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By Arielle Levites for Religion Dispatches – Over the last twenty-five years, as more and more Americans cease affiliating with any particular religion or church, they increasingly identify with an alternative religious sensibility: “spirituality.” Approximately one in five Americans consider themselves “spiritual-but-not-religious.” While the practice of American spirituality is diverse and decentralized, my research shows that there are many common features in its expression, from yoga studios to mindfulness seminars. It may not surprise you to learn that the spiritual-but-not-religious heavily favor the Democratic Party. A survey conducted by the Pew Research Center in 2012 found that Americans who identify as spiritual-but-not-religious are twice as likely to lean Democratic as they are to lean Republican (62% to 31%). But what kind of political activism does spirituality promote? The culture of American spirituality tends to emphasize civic action through emotional self-development. Spiritual practitioners argue that we can best change the world through changing ourselves. If we properly govern our own emotional responses, lowering negative emotion while cultivating positive emotion we make our country a better place…

Night After Day In Afghanistan

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By Dr. Hakim for the Afghan Peace Volunteers. Dr. Hakim runs the Afghan Peace Volunteers. Here is the most recent message that they sent about the important work they are doing to survive, heal and build community: I’m so often caught up in the daily concerns of work and the wars raging across Afghanistan and many parts of the world that I forget how remarkable it is that at the Borderfree Nonviolence Community Centre in Kabul, 19 small teams with more than 70 active Afghan Peace Volunteers are putting nonviolence into microscopic but concrete practice. There’s also the pulsating energy from 100 eager street kids ready to change themselves. All these ‘small people’ with ‘big souls’ touch me. They move my days and nights.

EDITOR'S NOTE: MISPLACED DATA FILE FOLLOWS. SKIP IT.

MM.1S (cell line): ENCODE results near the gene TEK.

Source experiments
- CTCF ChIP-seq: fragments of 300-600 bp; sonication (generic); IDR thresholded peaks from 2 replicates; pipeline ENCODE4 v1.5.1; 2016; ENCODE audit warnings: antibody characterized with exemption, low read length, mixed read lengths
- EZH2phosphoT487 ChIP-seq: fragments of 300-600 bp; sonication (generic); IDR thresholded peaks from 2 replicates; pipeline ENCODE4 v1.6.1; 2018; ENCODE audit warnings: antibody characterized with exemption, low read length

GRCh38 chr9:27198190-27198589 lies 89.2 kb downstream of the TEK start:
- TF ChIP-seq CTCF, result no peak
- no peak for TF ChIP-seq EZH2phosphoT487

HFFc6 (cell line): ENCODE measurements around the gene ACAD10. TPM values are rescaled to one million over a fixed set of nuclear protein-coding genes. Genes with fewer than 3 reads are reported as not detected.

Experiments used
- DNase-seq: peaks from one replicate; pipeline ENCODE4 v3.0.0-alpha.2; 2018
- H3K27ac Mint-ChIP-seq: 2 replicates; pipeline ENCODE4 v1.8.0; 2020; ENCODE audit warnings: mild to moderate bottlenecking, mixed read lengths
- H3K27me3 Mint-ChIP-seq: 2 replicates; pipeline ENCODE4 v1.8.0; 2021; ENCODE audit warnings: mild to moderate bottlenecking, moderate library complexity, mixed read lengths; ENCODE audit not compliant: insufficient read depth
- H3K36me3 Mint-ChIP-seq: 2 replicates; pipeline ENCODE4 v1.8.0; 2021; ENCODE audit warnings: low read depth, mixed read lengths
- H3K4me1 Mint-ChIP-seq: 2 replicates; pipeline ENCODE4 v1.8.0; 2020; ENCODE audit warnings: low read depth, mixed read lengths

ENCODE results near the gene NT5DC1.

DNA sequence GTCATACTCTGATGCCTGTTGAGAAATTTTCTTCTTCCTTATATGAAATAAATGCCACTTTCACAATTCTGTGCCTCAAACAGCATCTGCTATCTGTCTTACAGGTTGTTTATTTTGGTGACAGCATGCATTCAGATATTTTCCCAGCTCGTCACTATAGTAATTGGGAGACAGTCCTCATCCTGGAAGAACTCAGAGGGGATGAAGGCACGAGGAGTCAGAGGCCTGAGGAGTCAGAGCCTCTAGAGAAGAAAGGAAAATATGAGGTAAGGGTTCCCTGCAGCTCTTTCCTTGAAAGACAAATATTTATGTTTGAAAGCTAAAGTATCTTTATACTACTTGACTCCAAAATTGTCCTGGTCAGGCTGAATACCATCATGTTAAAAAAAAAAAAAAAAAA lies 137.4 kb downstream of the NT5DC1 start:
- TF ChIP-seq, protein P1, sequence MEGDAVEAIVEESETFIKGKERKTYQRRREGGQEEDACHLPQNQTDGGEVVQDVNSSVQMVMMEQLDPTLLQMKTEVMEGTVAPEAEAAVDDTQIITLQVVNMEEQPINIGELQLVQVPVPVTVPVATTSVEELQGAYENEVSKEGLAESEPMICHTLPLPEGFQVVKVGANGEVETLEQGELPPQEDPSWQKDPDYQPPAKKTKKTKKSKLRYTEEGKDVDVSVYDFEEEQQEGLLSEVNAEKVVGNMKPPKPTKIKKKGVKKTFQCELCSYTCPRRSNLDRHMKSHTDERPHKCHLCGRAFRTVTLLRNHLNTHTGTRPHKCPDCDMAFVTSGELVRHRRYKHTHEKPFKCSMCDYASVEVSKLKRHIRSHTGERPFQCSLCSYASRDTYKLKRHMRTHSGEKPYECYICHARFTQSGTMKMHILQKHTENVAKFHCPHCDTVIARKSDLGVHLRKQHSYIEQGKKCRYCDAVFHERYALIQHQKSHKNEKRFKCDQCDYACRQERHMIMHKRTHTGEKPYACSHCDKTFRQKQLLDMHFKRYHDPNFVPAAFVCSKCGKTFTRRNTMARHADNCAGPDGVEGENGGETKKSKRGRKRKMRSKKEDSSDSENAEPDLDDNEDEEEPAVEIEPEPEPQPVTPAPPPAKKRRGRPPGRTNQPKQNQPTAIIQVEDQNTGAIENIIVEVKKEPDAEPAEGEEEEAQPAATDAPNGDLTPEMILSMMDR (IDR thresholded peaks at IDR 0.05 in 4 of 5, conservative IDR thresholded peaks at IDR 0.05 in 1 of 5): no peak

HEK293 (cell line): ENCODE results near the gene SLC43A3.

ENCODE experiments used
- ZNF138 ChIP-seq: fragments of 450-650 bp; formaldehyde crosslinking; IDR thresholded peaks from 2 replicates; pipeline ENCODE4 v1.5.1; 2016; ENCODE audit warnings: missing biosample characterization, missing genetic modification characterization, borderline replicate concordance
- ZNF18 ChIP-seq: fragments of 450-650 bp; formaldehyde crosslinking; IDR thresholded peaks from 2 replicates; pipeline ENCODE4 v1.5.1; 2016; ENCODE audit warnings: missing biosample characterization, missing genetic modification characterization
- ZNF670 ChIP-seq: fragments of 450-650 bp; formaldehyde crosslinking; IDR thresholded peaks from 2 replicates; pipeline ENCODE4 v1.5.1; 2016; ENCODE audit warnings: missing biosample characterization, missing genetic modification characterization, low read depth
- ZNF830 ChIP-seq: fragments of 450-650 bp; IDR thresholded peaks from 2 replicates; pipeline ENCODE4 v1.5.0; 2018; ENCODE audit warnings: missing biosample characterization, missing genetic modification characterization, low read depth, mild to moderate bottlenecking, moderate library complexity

The Protesting Priest

Frank Cordaro, Catholic Workers, Iowa, the protesting priest. Photo by Hannah Little

By Angela Ufheil for Urban Plains. Each year, the Andrews Air Force Base hosts an open house. Thousands visit the Maryland base to see the latest in aircraft technology. Pilots perform aerial stunts. Soldiers give talks. And in 1998, five activists, known as the Gods of Metal Plowshares Five, attacked a military bomber. An interpretation of Roman Catholicism allows for the destruction of property in the name of pacifism. That’s where the Plowshares movement came from. The movement aligned with Frank’s goals perfectly. When the first Plowshares action took place in 1980 — a group of eight damaged a nuclear warhead and poured blood onto documents and files — Frank knew he’d one day participate. Most Plowshares protests involved active resistance to war. In this case, active resistance isn’t just writing letters and making a few calls. It means trespassing on military property. It means pouring blood. It means breaking things.

Standing Rock Lives On As A Model For Peaceful Resistance

Protesters watch as structures are burned around them at the Oceti Sakowin protest camp before a 2 pm deadline to vacate in Cannon Ball, North Dakota, February 22, 2017. (Photo: Nick Cote / The New York Times)